ECONOMY

Gazprom expresses concern over DEPA

The chief executive officer of Russian energy giant Gazprom, Alexey Miller, reportedly asked Prime Minister Antonis Samaras for clear terms regarding the privatization of the Public Gas Corporation (DEPA) during their meeting on Tuesday in Athens.

The Gazprom chief’s visit to Greece was meant to send a message to Washington and Brussels concerning Russia’s strong interest in the broader region of Southeastern Europe, where new developments are taking shape in the energy sector.

Miller’s meeting with the prime minister lasted about 40 minutes and was conducted without an interpreter in order to ensure there would be no leak of the contents of the talks. Although no statements were made afterward by either side, Gazprom issued a press release confirming its CEO’s meetings in Athens.

The two men were said to have discussed cooperation in the field of natural gas and particularly Gazprom’s participation in the DEPA sell-off.

A meeting also took place between Miller and Development Minister Costis Hatzidakis “in the context of which the current and future activities of the Greek energy market were discussed,” the Gazprom press release stated.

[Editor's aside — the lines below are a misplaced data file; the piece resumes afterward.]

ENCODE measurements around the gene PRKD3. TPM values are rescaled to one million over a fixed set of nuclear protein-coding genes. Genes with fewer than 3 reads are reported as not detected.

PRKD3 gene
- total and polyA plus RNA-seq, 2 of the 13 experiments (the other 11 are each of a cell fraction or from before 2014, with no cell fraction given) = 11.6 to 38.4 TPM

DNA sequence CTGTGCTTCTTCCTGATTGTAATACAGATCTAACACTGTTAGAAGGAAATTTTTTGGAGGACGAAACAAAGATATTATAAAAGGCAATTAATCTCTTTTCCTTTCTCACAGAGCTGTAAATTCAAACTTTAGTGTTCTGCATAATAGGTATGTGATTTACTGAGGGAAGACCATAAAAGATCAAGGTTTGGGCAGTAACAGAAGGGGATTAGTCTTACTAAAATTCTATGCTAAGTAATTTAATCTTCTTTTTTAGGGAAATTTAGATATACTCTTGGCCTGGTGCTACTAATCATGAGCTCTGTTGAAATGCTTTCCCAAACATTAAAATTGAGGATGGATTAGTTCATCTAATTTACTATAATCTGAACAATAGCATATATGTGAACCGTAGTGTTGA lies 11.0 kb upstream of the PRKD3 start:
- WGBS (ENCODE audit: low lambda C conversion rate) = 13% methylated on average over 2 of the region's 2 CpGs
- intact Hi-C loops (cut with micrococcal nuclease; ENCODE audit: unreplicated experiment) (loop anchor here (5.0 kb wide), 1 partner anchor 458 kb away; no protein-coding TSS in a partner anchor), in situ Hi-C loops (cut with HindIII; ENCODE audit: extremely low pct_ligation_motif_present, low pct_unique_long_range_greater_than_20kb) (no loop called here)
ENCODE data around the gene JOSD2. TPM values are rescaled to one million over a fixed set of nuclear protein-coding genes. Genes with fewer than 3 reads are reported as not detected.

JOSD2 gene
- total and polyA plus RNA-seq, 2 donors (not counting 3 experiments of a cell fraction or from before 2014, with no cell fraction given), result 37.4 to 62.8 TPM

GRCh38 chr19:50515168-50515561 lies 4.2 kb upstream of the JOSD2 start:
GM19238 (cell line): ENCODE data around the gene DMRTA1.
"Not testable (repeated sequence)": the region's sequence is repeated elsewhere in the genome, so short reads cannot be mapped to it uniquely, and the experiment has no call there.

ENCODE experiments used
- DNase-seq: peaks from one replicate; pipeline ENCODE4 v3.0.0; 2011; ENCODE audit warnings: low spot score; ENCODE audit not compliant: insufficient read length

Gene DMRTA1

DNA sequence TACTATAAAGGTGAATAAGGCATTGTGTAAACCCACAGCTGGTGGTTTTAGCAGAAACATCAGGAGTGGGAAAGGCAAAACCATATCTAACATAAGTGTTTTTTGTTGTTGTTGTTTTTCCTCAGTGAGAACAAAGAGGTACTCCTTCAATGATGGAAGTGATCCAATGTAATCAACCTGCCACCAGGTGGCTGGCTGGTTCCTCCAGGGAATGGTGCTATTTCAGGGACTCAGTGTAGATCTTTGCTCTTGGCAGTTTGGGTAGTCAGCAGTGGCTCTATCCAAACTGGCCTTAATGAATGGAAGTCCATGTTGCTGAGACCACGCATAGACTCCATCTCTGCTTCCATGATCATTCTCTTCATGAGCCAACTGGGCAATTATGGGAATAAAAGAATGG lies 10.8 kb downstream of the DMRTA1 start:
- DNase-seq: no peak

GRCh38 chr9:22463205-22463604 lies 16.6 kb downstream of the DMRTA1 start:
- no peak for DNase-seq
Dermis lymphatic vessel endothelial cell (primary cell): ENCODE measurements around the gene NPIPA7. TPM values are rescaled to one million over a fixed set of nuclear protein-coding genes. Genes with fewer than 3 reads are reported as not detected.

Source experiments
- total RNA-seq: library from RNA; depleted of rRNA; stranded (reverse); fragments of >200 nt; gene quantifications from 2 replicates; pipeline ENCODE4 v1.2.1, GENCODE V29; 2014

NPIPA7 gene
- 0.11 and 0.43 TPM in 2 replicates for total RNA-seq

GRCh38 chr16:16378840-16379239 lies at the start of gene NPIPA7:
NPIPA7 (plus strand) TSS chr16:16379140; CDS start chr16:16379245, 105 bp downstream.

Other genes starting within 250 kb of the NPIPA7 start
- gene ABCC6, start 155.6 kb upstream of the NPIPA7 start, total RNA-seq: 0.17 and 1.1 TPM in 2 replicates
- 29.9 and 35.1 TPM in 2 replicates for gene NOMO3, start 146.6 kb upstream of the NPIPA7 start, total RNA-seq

Sources from the prime minister’s office said the government welcomes the Russian interest and that “Mr Miller left satisfied with the discussions.” The same sources responded to American reactions on the issue, saying that the tender will proceed in full transparency and that whoever tables the biggest offer will win it.

They added that Gazprom expressed concern about the handling of the tender by the state privatization fund (TAIPED) to date. The Russian firm also raised the issue of what it deems as unfavorable terms that TAIPED has set in the tender proclamation.

Gazprom is said to have specifically cited the risk the company runs of losing the 180-million-euro guarantee that comes with its bid if the European competition authorities decide against ratifying its winning the tender or set any limitations that would render it a loss-making venture for the Russians.